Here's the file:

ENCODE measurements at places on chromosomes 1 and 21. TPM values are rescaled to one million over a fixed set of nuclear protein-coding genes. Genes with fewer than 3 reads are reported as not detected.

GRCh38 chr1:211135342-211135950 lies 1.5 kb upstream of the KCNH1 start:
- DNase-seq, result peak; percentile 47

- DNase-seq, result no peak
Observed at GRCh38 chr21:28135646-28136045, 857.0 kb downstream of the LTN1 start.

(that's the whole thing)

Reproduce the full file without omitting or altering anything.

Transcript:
ENCODE measurements at places on chromosomes 1 and 21. TPM values are rescaled to one million over a fixed set of nuclear protein-coding genes. Genes with fewer than 3 reads are reported as not detected.

GRCh38 chr1:211135342-211135950 lies 1.5 kb upstream of the KCNH1 start:
- DNase-seq, result peak; percentile 47

- DNase-seq, result no peak
Observed at GRCh38 chr21:28135646-28136045, 857.0 kb downstream of the LTN1 start.